'Biden is different': Egypt’s opposition has high hopes for new US president
Egyptian opposition groups and activists have welcomed Joe Biden’s victory in the US presidential election, hoping that it will herald a departure from Donald Trump’s support for President Abdel Fattah el-Sisi’s autocratic government.
The Trump administration has backed Sisi despite reports by the US State Department highlighting massive human rights abuses by his government.
Sisi, the general-turned-president, is accused by international rights groups of overseeing the country's worst crackdown on human rights in Egypt's modern history, with tens of thousands of his critics languishing in jails and scores of political prisoners executed.
'Biden’s statements before the election were very clear. We hope and expect that his administration will not choose interests over principles'
- Egyptian opposition leader Ayman Nour
In addition to the professed personal admiration, Trump has not answered the calls of human rights groups and Egyptian-American activists, who have been urging Washington to place human rights pre-conditions on the $1.3bn in US military aid to Egypt.
Despite Biden’s previous statements in support of toppled Egyptian autocrat Hosni Mubarak, refusing to label him as a dictator, he said during his 2020 campaign that his administration would not support Sisi unconditionally.
In a tweet in July, Biden issued a stern warning to Sisi, saying if elected president there would be "no more blank cheques for Trump's 'favourite dictator'".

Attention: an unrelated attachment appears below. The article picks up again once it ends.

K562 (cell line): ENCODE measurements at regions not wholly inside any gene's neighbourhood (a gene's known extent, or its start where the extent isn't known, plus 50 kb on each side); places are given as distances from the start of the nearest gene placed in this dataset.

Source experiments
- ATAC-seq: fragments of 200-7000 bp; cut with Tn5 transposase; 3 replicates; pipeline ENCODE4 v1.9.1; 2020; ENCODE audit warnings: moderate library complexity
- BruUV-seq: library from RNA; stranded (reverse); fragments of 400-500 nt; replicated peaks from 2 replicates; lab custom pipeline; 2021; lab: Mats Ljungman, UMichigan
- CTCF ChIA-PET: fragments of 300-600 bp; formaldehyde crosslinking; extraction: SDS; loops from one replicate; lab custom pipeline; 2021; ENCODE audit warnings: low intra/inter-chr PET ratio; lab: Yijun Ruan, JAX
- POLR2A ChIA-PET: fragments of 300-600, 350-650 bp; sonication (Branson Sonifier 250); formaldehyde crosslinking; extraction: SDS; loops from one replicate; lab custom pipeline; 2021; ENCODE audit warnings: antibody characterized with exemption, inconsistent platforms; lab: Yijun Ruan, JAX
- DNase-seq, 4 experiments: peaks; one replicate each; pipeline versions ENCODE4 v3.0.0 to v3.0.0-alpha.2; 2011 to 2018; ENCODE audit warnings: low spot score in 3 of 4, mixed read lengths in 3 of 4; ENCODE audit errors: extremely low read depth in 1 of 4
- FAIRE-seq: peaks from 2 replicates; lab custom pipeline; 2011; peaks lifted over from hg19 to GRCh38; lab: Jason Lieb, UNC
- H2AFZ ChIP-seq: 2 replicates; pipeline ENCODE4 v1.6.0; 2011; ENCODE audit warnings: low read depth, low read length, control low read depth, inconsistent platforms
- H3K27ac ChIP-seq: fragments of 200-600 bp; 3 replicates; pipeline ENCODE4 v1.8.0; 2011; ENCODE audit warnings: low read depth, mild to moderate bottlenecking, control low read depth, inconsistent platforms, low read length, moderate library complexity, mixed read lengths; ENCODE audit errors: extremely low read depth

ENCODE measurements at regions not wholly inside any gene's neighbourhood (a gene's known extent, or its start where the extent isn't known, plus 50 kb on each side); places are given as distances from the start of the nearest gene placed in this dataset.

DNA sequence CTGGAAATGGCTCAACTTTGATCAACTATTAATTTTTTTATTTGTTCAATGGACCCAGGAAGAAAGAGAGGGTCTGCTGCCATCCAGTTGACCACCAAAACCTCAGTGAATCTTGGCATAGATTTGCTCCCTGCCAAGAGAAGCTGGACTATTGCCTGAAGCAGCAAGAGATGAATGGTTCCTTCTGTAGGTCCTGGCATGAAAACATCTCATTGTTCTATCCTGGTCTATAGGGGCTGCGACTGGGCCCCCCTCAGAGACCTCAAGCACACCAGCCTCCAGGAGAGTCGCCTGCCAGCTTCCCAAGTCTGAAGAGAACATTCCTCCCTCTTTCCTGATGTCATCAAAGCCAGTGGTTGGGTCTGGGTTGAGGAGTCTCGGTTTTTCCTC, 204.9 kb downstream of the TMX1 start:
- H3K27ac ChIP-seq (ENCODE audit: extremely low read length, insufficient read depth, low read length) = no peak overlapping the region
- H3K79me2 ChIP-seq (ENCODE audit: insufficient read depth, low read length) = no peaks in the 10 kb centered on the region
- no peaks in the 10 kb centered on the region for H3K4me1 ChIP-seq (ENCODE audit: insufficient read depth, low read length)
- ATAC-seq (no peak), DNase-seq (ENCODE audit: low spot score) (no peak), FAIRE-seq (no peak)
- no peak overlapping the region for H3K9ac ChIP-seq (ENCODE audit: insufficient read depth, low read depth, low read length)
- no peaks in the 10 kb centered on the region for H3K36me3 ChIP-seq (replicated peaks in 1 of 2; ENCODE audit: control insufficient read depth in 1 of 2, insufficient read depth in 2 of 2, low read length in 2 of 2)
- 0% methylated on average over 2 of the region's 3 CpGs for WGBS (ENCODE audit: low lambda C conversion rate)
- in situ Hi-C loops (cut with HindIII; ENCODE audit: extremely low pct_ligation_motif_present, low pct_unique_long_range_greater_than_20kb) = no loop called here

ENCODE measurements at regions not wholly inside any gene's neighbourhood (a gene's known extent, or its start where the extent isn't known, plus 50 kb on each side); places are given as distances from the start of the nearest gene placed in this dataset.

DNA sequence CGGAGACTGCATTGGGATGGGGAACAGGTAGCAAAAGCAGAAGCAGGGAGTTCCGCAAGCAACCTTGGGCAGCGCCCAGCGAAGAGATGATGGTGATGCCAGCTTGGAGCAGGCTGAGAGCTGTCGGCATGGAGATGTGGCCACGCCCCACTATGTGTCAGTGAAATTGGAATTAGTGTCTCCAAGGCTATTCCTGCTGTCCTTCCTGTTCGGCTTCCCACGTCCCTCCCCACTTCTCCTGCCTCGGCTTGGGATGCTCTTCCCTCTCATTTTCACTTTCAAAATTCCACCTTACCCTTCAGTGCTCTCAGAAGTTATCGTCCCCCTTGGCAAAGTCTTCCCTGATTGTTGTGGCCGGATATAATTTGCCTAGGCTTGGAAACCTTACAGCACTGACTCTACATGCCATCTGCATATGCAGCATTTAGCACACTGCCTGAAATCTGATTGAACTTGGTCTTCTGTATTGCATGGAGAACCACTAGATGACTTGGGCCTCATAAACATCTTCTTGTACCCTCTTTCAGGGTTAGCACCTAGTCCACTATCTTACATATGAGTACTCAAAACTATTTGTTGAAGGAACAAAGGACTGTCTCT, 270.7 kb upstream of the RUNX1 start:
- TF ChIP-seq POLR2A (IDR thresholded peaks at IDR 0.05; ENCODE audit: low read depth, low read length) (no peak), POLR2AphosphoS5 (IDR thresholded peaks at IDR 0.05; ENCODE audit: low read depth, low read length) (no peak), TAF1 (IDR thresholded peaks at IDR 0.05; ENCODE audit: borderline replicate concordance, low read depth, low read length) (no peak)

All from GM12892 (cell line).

Welcoming Egypt's release of Mohamed Amashah, an American medical student who had been imprisoned in Egypt without trial for 486 days, Biden issued a scathing attack on Trump's relationship with Sisi, saying Cairo's crackdown on human rights would not be ignored by his administration.
Days prior to the US election results, Egypt released hundreds of political prisoners. The latest among them were relatives of Egyptian-American human rights advocate Mohamed Soltan, who announced on Friday, hours before Biden was projected to win, that five of his relatives detained in reprisal over his activism had been released.
Biden had highlighted Soltan’s case in his criticism of Sisi four months ago, prompting analysis that the release was a sign of “backtracking” by Sisi once Biden’s victory became more likely.
'Biden is different'
The Muslim Brotherhood, Egypt’s largest opposition group now largely crushed by Sisi, was quick to welcome the results of the US election, urging Biden to “reconsider previous policies of support for dictatorships around the world”.
“We implore the Biden administration to repudiate the crimes and violations committed by tyrannical regimes against the rights of peoples,” the organisation, now labeled a terrorist group by Sisi’s government, said in a statement.
“We regard policies that ignore the free choices of people and which foster relations with authoritarian regimes as absolutely inappropriate. They represent a choice to stand on the wrong side of history.”